Macphallen Kuwale cluttered his home with hundreds of thousands of pounds worth of expert equipment.
The enterprising teacher was in line to make more than £500,000 from products he busied himself creating in a DIY lab he had constructed.
But when police raided Kuwale's Cardiff home in December 2012 they found 111 grams of cocaine as well as cutting equipment and a press machine he used to help boost the value of the drug.
Kuwale had converted his home into a £900,000 drug factory in an underground operation akin to hit US TV show Breaking Bad.
During a General Teaching Council Wales hearing, panel chairman Steve Powell said: "Mr Kuwale presents a significant and ongoing risk to the standards of the profession. His involvement in the illegal drugs trade is evidence of deep-seated attitudinal problems.
"We cannot be satisfied that there is no risk of repetition."
He has now been banned from teaching.
But Kuwale is not the only real-life incarnation of Walter White, the terminally ill and desperately poor chemistry teacher from the award-winning series Breaking Bad.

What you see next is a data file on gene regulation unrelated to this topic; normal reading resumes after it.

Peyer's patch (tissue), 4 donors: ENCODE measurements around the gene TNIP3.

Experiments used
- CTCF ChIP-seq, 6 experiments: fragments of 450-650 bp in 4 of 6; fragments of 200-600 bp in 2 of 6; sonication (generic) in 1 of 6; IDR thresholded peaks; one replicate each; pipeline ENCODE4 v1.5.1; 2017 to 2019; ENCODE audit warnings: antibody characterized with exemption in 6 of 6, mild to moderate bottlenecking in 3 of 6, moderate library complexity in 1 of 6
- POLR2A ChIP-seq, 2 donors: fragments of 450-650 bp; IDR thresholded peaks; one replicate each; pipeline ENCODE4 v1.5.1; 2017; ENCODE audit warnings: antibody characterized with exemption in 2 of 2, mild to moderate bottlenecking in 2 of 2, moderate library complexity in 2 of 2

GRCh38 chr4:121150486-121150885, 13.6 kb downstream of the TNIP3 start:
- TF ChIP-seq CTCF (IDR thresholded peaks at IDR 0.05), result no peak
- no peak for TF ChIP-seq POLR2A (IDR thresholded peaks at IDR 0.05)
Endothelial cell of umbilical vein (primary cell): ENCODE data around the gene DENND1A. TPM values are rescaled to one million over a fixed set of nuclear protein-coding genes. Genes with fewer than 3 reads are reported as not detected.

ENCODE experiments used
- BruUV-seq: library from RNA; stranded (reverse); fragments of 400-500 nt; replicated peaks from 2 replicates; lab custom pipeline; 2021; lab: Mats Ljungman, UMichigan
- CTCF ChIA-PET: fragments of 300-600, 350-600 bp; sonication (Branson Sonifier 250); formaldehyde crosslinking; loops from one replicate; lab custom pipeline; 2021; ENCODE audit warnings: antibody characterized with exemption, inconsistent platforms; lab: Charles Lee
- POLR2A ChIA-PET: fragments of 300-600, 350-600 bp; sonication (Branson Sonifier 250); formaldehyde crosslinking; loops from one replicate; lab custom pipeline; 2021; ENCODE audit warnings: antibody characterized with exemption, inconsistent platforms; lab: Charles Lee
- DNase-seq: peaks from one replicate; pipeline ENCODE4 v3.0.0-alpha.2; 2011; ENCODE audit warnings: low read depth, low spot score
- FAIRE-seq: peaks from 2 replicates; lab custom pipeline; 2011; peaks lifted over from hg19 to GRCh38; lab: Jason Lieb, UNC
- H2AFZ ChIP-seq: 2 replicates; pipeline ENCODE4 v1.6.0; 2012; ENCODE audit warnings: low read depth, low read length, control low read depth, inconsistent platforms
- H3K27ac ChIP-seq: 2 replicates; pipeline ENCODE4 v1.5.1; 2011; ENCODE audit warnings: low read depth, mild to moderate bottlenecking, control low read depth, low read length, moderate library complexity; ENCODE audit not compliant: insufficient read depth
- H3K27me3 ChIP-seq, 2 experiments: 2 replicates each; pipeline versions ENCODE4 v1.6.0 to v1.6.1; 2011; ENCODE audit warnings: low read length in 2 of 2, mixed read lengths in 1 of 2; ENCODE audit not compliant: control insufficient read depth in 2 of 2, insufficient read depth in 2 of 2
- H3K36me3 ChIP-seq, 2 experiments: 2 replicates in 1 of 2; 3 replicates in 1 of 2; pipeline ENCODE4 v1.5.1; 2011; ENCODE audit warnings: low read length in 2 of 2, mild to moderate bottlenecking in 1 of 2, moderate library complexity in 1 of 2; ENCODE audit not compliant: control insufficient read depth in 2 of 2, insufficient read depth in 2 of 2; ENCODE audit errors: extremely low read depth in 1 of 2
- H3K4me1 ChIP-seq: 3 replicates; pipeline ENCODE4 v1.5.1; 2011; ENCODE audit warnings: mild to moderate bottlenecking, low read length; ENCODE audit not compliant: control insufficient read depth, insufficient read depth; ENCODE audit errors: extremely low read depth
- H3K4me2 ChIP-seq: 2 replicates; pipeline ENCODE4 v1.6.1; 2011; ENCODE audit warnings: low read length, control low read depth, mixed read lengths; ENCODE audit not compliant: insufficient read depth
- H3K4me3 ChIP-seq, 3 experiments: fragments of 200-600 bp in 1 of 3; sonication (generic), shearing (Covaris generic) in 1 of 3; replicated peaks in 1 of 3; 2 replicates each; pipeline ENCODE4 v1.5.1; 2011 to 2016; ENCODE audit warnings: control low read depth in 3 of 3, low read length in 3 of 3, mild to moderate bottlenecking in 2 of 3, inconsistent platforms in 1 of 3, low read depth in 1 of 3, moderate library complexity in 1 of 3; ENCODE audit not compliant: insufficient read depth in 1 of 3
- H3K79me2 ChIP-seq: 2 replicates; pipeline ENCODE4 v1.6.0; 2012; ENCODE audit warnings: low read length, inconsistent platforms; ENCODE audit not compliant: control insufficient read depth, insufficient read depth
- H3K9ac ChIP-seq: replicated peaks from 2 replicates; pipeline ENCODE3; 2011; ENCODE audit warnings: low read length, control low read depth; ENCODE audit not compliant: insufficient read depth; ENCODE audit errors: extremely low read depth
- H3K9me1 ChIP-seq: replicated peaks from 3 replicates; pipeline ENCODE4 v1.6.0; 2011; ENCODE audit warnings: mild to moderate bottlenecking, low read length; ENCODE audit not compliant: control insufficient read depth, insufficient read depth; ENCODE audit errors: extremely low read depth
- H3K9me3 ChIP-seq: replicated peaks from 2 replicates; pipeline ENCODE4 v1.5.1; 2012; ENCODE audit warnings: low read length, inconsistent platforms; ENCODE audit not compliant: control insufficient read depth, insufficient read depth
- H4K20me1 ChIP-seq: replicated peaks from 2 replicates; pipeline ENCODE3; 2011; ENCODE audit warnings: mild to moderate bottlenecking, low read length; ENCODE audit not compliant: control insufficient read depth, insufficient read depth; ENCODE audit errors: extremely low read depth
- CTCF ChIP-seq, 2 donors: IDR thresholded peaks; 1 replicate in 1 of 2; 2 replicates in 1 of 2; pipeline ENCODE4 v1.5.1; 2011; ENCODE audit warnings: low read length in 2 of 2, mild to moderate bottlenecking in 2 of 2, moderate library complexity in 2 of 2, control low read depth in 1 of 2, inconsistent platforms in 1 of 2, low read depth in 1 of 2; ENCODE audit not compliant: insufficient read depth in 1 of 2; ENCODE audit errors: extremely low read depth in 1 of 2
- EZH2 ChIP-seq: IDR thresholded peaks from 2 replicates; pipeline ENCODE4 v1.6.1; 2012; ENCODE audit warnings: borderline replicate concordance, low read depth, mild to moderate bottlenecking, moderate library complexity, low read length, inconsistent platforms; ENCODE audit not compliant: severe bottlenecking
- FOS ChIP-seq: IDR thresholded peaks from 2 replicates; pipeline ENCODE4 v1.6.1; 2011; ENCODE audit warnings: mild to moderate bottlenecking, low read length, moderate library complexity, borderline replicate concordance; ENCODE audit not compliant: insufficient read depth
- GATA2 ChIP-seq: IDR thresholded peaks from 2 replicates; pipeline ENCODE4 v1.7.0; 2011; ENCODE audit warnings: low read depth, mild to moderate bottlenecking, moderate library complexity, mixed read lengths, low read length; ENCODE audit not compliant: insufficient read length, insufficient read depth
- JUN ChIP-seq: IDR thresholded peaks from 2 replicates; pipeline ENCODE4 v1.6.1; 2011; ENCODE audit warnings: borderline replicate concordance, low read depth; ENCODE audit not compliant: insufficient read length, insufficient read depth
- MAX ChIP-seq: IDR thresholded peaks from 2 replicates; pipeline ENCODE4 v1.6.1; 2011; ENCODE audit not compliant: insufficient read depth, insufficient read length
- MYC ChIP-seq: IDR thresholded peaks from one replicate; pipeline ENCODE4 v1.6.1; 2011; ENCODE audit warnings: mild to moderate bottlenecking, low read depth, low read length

Ryszard Jakubczyk, a chemistry lecturer from Poland, was last week jailed for nine years at Leeds Crown Court after being found guilty of conspiracies to produce and supply amphetamine.
The 61-year-old planned to produce a massive haul of drugs but was stopped before he could start manufacturing 40kg of high-purity amphetamine - worth £4m - every 48 hours.
After his sentencing, Dave Archer, from the National Crime Agency, said: "The plot was like a real-life version of Breaking Bad. This chemistry lecturer was going to use his skills to produce amphetamine on an industrial scale."
Then there was Breaking Bad fan Daniel Kowalski, who was arrested on suspicion of maufacturing illegal drugs at a home lab while wearing a bright yellow shirt with a reference to the series on it.
Fictional character White is said to be based on a man actually named Walter White from Bessemer, Alabama.
White was a known dealer name in America's drugs trade who specialised in 'cooking' and selling methamphetamine.
In a documentary with VICE online, White, 55, explained there were ups and downs in the business - despite earning thousands of dollars a day.
Eventually his partners turned against him and White is expected to face trial next month.